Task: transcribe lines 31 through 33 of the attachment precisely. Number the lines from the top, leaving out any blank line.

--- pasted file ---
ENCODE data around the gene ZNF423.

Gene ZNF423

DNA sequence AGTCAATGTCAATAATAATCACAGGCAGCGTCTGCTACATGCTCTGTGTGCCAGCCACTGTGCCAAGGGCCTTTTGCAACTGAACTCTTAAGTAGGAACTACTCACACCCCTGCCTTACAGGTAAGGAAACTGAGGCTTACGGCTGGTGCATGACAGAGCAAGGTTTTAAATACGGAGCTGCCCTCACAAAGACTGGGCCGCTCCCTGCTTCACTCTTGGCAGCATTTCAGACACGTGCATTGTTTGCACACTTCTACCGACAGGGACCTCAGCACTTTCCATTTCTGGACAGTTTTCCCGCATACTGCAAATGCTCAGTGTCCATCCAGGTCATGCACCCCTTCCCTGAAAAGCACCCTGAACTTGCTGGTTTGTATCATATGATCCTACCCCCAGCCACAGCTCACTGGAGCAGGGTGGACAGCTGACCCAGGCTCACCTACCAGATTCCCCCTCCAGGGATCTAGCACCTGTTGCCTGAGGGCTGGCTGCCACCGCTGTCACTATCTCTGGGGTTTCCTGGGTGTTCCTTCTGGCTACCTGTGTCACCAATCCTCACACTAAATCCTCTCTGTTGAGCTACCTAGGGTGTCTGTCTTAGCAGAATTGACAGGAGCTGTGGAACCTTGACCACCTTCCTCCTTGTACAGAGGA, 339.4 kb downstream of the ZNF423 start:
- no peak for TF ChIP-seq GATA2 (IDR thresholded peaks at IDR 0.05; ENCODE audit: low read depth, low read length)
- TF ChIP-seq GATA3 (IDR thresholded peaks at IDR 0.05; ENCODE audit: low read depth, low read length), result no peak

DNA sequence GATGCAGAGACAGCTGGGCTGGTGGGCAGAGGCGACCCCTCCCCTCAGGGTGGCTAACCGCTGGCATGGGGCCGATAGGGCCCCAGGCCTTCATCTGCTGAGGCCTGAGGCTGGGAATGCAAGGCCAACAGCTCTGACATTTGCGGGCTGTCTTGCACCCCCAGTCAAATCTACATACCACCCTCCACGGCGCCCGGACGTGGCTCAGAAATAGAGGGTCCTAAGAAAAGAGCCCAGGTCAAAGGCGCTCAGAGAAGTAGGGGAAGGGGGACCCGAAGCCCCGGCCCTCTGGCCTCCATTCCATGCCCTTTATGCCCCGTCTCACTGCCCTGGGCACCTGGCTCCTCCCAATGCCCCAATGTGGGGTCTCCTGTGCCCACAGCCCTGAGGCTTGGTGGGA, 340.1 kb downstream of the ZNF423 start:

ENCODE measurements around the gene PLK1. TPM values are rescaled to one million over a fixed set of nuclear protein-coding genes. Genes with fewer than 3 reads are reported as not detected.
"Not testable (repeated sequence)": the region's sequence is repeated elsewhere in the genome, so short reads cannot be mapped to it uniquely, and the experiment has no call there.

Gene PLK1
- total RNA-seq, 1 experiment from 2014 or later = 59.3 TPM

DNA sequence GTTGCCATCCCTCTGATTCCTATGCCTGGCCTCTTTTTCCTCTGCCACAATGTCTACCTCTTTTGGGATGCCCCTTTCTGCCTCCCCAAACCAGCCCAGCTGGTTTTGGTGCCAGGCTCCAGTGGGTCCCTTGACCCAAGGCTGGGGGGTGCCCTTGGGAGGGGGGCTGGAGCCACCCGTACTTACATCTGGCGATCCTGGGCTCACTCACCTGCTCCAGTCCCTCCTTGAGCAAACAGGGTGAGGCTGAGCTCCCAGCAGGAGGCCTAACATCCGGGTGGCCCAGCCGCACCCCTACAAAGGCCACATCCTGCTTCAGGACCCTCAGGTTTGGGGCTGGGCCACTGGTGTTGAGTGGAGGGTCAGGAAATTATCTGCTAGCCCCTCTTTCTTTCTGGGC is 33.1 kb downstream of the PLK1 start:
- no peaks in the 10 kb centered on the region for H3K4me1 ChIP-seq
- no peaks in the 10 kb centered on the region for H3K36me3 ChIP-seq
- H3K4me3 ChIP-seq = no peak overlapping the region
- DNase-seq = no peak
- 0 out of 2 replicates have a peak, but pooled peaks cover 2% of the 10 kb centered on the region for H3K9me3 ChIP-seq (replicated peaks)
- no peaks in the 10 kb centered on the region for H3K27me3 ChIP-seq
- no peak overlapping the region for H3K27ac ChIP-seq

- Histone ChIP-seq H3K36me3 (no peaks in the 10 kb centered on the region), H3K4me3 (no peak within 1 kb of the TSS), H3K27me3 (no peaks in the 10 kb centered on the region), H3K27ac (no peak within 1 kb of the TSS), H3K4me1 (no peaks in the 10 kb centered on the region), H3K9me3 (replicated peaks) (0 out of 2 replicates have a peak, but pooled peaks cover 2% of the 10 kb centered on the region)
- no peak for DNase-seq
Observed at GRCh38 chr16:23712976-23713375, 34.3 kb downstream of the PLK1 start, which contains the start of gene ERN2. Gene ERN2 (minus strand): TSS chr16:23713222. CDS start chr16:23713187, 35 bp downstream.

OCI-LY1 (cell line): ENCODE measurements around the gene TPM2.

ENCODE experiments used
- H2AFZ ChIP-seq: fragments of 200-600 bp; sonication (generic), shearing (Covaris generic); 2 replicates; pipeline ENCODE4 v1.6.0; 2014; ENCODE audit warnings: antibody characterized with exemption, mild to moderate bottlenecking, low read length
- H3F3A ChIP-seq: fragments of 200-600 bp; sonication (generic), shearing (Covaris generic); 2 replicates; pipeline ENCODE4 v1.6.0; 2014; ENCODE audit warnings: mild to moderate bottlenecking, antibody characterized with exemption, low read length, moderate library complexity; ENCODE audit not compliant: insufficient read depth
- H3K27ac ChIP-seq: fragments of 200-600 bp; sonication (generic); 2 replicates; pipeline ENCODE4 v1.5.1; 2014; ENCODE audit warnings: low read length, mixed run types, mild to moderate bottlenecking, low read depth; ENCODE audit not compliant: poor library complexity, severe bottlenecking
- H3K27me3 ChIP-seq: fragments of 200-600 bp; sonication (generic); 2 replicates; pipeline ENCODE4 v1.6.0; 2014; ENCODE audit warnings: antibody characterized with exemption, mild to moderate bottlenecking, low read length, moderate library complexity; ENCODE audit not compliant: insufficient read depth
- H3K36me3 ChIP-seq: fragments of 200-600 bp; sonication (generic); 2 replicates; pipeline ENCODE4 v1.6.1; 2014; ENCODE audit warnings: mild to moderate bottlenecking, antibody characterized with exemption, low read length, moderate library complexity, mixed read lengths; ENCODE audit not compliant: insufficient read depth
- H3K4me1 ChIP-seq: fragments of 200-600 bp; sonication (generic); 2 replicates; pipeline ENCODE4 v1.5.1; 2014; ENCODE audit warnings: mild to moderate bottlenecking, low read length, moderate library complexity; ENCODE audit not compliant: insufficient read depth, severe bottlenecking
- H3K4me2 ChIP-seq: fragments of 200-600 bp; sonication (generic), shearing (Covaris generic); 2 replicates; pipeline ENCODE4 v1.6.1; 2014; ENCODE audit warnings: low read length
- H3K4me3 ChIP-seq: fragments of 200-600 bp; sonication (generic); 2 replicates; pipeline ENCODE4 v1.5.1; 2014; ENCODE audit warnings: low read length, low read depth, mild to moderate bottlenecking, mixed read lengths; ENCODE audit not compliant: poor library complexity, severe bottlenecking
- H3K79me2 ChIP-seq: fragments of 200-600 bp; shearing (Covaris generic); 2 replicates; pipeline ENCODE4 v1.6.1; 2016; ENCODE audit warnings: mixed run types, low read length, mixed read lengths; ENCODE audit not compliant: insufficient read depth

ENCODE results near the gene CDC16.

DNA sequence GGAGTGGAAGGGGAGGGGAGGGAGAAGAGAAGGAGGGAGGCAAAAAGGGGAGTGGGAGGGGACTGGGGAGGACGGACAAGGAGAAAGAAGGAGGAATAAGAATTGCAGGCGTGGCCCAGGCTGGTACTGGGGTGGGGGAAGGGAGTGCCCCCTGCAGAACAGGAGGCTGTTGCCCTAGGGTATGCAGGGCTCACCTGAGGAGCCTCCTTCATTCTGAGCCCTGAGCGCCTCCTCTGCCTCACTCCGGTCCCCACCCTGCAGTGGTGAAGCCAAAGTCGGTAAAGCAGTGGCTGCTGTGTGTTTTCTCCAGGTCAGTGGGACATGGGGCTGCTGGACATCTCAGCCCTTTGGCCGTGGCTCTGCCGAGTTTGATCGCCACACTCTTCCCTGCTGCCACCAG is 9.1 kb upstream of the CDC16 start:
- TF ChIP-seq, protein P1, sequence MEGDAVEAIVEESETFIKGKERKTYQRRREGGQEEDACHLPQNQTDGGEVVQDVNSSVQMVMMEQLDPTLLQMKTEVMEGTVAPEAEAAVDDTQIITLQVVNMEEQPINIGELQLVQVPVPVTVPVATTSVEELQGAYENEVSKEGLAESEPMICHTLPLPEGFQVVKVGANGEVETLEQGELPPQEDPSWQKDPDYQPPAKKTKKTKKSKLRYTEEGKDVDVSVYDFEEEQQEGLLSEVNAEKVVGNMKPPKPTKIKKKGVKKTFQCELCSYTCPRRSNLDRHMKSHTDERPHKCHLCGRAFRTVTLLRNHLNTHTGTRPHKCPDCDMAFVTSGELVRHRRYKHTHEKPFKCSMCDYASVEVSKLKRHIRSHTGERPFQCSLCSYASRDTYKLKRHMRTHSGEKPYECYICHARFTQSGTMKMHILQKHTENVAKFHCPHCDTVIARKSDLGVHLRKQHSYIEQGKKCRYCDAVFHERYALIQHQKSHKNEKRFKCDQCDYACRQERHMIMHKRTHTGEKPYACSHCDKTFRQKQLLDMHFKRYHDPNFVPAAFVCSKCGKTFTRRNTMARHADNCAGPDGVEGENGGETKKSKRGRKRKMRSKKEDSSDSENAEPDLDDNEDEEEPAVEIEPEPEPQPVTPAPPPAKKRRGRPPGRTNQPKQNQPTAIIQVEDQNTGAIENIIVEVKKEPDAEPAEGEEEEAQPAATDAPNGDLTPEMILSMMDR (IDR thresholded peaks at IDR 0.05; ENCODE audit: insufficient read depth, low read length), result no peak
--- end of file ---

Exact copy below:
- H3K4me3 ChIP-seq: fragments of 200-600 bp; sonication (generic); 2 replicates; pipeline ENCODE4 v1.5.1; 2014; ENCODE audit warnings: low read length, low read depth, mild to moderate bottlenecking, mixed read lengths; ENCODE audit not compliant: poor library complexity, severe bottlenecking
- H3K79me2 ChIP-seq: fragments of 200-600 bp; shearing (Covaris generic); 2 replicates; pipeline ENCODE4 v1.6.1; 2016; ENCODE audit warnings: mixed run types, low read length, mixed read lengths; ENCODE audit not compliant: insufficient read depth

ENCODE results near the gene CDC16.